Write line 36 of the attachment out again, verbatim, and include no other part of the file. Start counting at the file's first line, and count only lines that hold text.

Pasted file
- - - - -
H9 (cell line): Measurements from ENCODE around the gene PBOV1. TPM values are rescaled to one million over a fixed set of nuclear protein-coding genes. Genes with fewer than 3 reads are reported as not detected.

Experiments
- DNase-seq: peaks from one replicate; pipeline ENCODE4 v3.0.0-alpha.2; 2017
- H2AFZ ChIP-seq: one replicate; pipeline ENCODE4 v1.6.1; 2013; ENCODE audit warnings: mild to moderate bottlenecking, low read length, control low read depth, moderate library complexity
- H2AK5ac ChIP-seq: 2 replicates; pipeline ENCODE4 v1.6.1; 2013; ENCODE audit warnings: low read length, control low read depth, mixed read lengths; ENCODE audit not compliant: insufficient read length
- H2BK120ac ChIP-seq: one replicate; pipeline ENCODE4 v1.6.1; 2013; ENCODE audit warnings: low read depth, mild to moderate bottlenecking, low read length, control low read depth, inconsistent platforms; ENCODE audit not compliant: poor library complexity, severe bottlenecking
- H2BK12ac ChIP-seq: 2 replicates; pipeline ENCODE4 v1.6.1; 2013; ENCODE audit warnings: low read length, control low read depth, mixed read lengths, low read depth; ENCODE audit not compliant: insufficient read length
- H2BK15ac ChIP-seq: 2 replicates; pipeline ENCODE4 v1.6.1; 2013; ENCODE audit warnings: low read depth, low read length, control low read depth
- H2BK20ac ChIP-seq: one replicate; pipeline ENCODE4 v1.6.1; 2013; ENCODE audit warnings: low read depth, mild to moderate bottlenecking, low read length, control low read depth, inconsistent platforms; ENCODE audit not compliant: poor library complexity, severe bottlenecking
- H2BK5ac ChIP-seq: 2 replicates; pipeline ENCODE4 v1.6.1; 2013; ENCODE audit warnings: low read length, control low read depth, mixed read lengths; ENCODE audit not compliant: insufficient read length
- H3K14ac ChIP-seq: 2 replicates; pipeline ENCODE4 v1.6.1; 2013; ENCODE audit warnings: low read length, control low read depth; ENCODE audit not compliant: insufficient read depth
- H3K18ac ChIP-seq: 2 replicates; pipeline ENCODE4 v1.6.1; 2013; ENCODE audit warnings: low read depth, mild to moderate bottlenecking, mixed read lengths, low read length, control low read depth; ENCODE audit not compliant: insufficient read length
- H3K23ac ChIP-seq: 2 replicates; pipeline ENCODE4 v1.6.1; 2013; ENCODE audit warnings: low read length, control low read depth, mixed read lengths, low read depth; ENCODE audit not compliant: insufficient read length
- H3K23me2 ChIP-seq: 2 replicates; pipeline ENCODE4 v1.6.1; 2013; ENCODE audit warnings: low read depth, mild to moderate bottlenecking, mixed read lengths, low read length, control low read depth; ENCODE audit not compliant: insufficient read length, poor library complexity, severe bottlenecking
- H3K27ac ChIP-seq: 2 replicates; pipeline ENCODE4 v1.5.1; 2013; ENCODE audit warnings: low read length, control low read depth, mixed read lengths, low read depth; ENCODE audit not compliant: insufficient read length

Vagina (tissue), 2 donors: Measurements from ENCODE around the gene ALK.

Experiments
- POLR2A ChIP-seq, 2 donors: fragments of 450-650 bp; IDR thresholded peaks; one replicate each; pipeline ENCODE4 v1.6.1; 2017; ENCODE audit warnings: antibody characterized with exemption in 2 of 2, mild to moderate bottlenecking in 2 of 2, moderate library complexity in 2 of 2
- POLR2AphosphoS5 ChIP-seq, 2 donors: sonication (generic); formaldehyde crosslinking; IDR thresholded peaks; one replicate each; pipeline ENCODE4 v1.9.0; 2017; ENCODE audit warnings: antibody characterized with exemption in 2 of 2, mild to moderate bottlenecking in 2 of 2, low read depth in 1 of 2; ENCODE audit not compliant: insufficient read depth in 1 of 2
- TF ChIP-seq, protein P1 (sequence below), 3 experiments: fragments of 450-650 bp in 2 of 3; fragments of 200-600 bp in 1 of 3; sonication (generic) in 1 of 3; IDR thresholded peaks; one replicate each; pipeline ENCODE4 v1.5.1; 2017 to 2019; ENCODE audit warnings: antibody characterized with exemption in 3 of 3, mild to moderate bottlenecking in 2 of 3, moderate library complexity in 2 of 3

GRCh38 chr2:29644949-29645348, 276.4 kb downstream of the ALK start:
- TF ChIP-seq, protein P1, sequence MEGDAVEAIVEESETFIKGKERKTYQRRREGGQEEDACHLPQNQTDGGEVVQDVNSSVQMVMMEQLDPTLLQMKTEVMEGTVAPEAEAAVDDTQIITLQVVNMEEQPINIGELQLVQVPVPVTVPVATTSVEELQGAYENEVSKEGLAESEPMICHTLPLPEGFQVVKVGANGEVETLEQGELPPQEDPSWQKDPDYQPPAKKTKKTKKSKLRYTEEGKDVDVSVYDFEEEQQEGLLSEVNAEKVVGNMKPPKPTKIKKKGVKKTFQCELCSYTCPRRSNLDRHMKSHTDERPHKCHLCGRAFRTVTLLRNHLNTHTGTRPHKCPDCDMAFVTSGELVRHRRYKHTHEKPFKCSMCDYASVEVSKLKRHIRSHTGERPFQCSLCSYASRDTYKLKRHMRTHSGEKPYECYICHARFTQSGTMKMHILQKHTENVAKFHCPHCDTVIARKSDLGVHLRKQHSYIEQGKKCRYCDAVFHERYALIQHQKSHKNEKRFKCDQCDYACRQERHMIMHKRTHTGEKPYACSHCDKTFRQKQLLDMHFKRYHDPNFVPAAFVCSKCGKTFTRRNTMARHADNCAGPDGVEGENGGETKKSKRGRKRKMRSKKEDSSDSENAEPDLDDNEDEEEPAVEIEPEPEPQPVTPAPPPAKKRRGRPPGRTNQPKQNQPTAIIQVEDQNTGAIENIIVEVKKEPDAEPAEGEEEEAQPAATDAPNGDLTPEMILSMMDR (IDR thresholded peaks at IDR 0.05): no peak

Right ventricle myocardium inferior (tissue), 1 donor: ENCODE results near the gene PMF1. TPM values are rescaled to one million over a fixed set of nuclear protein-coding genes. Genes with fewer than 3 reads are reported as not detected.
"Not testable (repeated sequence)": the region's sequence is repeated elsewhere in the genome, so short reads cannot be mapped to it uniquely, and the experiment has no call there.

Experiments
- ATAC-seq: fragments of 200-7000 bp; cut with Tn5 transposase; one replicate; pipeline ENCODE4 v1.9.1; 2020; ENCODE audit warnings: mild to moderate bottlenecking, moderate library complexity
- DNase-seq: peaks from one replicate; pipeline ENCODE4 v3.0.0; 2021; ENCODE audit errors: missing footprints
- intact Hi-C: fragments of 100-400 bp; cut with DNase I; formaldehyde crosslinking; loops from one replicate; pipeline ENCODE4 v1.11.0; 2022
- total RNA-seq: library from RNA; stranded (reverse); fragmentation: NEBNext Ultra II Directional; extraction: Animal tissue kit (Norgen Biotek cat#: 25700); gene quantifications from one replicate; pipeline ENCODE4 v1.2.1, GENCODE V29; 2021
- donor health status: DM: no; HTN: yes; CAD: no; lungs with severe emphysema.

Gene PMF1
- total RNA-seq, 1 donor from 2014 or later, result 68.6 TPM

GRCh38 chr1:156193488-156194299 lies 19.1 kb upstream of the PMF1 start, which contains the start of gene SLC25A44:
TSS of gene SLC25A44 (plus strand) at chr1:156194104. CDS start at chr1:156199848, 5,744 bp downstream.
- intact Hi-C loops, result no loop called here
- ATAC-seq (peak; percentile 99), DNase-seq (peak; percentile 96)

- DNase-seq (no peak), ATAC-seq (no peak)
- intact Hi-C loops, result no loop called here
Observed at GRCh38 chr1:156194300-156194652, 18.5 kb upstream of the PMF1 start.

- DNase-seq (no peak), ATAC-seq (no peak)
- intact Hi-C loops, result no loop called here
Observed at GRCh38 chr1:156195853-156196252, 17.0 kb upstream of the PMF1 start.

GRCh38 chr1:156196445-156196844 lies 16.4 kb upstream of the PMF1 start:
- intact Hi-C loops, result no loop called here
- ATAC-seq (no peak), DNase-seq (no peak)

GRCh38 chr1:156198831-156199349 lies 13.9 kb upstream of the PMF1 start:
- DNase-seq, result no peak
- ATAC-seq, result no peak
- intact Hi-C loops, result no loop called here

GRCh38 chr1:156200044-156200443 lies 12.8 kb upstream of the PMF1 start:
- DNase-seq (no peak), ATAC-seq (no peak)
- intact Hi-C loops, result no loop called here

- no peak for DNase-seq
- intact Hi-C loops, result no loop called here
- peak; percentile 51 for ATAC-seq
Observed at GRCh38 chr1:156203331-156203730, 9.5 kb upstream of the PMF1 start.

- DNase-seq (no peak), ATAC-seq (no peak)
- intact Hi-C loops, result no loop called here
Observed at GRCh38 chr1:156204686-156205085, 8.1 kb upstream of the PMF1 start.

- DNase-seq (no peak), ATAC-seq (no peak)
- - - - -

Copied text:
- ATAC-seq (peak; percentile 99), DNase-seq (peak; percentile 96)